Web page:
The Roman culture embraced comedy and plays as they were part of the entertainment that most of the citizens looked forward to. Plautus was a well known Roman comedy writer as his talent in the area was evident through the plays that he held. His inspiration came from the Greek originals during the period of the new comedy. However, some of the people found his comedies vulgar and this attributed to the fact that his audience was mainly uneducated and just sought entertainment. It is from Plautus that Shakespeare developed the plot for Comedy of Errors. This is one of his shortest plays that revolve around a case of mistaken identity involving two twin brothers. The central plot is derived form the Menaechmi which was originally done by Plautus. He added additional characters and enhanced the role s of some of the characters in the play. Therefore, this paper is going to look at the comedy of errors and Plautus.
The comedy of errors revolves around the separation of two sets of twins. Unlike the Menaechmi plot where the sere was only one set of twins, Shakespeare introduces a new twist by presenting a new pair of twins that is separated as well. Therefore, the case of mistaken identity is not only exercised on one pair but on both pairs. The women in the play are also given a rather engaging role and seem to have more voice than in the previous play. All these factors attract criticism in reflection of Plautus and his original play. However, the Comedy of errors is considered to be rather interesting and engaging than the original plot. Shakespeare also gives another different approach to the play, where he allows it to take place on a single place in Ephesus and the events take place in a single day. The case of the separated servants is also borrowed from another work of Plautus referred to as Amphitruo. Therefore, the combination of the plots from the two plays was able to bring out the comedy of errors play.
The set of twins: case of mistaken identity
As mentioned earlier the play is base on the separation of two sets of twins. One set of twins belong to merchant Egeon and his wife Emilia while the other set of twins belonged to a poor woman. The twins were purchased by Egeon to act as servants for his twins. The separation of the twins takes place after Egeon and his wife Emilia had gone to Epidamnum, where she bore the two sons who could only be distinguished by their names. During the visit the twin servants were also purchased as they were born during the same time frame. As they were returning back to their home, they are caught up in a storm and each decides to tie themselves to the ship. After the storm, they are separated from each other where each person is left with one son and one servant.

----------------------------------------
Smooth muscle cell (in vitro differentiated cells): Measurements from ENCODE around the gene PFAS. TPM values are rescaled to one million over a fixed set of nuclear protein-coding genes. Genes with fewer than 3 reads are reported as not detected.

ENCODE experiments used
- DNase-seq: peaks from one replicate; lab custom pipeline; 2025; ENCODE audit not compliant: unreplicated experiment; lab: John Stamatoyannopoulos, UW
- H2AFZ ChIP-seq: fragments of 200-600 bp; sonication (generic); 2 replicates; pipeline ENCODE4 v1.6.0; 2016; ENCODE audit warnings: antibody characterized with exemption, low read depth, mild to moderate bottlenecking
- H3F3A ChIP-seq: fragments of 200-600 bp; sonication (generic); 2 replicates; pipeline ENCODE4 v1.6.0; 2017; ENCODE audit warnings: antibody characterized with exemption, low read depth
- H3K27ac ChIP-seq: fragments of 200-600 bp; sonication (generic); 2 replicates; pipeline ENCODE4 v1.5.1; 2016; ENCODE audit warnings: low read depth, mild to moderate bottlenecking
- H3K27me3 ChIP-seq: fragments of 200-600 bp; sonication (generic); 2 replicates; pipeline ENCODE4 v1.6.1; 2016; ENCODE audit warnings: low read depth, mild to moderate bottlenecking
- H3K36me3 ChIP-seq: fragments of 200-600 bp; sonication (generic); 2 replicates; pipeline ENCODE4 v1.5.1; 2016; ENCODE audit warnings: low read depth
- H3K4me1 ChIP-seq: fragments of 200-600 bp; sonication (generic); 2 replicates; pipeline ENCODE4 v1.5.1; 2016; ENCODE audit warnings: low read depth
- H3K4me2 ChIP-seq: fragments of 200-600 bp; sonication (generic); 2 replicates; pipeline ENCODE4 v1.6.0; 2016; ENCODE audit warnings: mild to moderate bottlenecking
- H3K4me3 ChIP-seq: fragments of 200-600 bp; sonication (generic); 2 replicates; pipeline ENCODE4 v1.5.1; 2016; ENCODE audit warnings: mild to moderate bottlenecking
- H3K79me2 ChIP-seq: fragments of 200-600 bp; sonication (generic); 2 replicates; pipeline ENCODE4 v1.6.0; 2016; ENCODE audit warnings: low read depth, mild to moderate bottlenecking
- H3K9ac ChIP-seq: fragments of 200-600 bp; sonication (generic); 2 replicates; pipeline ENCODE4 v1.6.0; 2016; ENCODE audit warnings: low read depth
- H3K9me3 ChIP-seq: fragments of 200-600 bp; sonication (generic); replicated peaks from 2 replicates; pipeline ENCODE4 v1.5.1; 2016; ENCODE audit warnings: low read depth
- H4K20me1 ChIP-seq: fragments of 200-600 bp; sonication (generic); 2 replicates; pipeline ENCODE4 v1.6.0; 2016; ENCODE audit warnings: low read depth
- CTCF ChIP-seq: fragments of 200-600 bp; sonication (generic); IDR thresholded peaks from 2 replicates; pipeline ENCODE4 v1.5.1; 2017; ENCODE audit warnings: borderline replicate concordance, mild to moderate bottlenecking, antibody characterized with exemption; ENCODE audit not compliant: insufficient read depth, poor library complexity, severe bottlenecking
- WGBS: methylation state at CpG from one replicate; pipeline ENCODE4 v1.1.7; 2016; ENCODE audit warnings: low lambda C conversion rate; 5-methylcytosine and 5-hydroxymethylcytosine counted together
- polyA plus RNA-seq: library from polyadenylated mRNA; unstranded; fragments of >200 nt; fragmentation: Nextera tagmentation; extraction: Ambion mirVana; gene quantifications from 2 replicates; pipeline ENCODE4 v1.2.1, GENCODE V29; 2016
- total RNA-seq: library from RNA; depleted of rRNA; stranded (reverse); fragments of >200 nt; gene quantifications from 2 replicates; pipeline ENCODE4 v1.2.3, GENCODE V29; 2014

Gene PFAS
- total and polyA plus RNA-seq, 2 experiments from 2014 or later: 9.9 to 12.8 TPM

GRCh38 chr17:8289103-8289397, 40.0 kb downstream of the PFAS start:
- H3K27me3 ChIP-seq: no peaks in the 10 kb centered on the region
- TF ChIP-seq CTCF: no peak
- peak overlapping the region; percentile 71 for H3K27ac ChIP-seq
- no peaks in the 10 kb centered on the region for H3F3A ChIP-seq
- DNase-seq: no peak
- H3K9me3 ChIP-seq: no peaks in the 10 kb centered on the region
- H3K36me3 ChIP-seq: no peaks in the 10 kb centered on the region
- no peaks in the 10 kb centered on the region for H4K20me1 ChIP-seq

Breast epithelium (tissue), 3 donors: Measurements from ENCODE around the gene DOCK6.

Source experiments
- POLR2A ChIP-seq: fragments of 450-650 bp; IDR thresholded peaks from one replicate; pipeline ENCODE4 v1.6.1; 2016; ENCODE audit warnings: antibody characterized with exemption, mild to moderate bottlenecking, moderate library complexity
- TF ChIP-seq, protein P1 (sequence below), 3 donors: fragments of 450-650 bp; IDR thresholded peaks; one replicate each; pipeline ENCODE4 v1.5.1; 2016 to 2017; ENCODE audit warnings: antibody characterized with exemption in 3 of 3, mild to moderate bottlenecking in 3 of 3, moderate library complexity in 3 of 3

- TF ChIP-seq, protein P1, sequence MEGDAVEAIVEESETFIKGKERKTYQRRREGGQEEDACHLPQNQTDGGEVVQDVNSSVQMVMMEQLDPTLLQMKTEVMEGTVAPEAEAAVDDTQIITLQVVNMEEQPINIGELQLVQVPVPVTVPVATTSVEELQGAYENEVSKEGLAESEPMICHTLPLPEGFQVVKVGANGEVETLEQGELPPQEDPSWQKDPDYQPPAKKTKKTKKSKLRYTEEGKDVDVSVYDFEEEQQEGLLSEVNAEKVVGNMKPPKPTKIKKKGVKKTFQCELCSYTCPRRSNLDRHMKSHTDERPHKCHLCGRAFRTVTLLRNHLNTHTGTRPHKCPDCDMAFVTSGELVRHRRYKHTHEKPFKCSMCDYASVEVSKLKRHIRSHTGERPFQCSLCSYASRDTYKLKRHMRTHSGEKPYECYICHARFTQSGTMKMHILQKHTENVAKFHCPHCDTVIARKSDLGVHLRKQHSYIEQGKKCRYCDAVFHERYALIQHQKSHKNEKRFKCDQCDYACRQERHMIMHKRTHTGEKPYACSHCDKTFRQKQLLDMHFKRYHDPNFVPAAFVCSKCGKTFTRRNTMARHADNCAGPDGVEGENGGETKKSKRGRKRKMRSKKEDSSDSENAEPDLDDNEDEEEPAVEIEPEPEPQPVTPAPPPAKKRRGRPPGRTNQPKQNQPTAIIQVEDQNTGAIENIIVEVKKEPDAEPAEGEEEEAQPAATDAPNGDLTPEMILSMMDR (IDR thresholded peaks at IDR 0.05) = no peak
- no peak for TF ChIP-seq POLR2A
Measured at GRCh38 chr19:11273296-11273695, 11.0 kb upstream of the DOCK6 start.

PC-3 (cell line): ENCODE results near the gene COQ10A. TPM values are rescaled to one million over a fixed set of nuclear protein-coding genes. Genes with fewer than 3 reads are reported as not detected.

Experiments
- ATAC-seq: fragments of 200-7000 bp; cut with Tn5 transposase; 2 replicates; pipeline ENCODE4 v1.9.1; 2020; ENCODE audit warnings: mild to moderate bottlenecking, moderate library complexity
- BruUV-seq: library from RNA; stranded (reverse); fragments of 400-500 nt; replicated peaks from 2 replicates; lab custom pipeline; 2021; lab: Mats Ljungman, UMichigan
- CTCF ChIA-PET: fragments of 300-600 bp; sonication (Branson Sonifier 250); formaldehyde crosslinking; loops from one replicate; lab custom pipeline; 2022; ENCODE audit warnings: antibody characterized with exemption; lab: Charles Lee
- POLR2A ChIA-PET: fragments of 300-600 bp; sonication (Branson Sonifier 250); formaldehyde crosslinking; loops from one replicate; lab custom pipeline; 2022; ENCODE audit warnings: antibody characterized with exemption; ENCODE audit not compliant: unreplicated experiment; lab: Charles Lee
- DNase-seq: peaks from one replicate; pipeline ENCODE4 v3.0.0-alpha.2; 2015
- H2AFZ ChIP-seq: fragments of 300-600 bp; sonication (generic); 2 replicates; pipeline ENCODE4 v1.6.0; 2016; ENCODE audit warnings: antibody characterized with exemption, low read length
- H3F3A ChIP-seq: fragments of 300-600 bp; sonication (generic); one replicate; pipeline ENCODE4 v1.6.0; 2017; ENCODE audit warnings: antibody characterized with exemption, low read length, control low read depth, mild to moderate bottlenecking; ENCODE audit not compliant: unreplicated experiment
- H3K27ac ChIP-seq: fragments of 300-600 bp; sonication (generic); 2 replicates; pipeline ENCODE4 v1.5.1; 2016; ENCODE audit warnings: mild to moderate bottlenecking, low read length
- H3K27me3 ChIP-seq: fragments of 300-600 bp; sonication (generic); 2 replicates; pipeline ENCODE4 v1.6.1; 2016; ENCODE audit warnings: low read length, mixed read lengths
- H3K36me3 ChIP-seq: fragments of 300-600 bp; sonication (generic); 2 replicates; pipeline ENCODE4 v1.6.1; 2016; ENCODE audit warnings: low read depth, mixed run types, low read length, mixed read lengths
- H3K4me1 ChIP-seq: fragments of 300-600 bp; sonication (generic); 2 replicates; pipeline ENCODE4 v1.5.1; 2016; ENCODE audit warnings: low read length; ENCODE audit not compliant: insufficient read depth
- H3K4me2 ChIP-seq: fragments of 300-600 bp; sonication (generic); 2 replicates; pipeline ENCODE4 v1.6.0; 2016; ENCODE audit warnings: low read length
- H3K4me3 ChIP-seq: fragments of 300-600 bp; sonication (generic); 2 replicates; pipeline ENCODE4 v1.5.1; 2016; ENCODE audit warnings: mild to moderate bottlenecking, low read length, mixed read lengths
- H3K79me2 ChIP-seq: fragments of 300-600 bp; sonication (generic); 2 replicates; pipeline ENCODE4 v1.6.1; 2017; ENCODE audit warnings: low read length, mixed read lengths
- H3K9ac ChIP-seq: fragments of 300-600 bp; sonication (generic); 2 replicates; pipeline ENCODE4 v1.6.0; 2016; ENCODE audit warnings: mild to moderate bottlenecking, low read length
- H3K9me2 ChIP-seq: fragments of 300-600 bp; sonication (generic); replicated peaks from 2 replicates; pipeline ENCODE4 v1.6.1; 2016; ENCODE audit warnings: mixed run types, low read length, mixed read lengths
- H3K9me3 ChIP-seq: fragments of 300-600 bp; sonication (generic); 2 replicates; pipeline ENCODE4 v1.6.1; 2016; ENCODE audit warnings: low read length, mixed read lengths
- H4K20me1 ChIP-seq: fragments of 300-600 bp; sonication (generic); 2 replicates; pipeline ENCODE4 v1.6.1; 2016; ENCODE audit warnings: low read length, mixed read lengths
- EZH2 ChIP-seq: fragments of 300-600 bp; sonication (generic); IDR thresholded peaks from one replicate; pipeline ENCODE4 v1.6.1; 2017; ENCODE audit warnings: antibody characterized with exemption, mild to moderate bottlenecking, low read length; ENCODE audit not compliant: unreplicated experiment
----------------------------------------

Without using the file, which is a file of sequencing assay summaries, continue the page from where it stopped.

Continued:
Antipholus of Ephesus (Antipholus E)
Antipholus E. plays one of the main characters in the play as he is the twin brother of Antipholus S. He is also the son of Emilia and Egeon. During the shipwreck he is separated from his family and ends up with his mother. His life turns out quite well as he becomes a well known and wealthy merchant as well as the husband of Adriana. His mother later explains to him that after the shipwreck they were rescued by the men of Epidamnum. Antipholus E and his servant Dromio E were stolen by fishermen from Corinth and later on he was taken from Corinth to Ephesus by the uncle of the Duke Solinus. When his twin Antipholus S arrives in Ephesus, there are a series of confusing events where Antipholus S is mistaken to be Antipholus E. this is mainly done by his wife and friends who later conclude that he is possessed and that he requires an exorcism. However, at the end of the play, the confusion is solved by an explanation from Emilia and Antipholus E. is reunited with his family again.
As much as Antipholus E is identical to Antipholus S, there are some differences between the two characters. Antipholus E appears to have more possession of wealth than his brother. He is a rich merchant and is well respected and he has a wife as well. Therefore, this gives him a sense of identity unlike his brother who has not built a name for himself yet. His emotions are not as controlled as those Antipholus S since he responds to new challenges with anger and violence. He lacks any sense of humor as well.
The character of Antipholus E is very similar to that of Menaechmus, who is separated form his father during one of his business trips. He is later adopted by a wealthy merchant and when he reaches manhood, he marries a rich wife.
Antipholus Syracuse (Antipholus S)
He shares the role of the main lead as well as he is the twin brother of Antipholus E and the son of Egeon and Emilia. Just like Antipholus E, he got separated from his family during the shipwreck where he ends up with his father and Dromio S. When he reaches 18, he makes a point of leaving to go and look for his brother and his mother. When he arrives at Ephesus, he stirs a lot of confusion not knowing that his mother and father were also in the same place. He is immediately mistaken for his brother when he is in Ephesus but it does not strike him that his brother could also be residing in the same place. He attributes the confusion to the sorcery and witchcraft that the city is famously known for. Fear immediately engulfs him and his first reaction is to leave but the circumstances delay his departure. When invited for dinner by Adriana he immediately agrees and tends to get attracted to Luciana who is the sister of Adriana. At the conclusion of the play, the confusion is cleared and he is free to pursue Luciana again.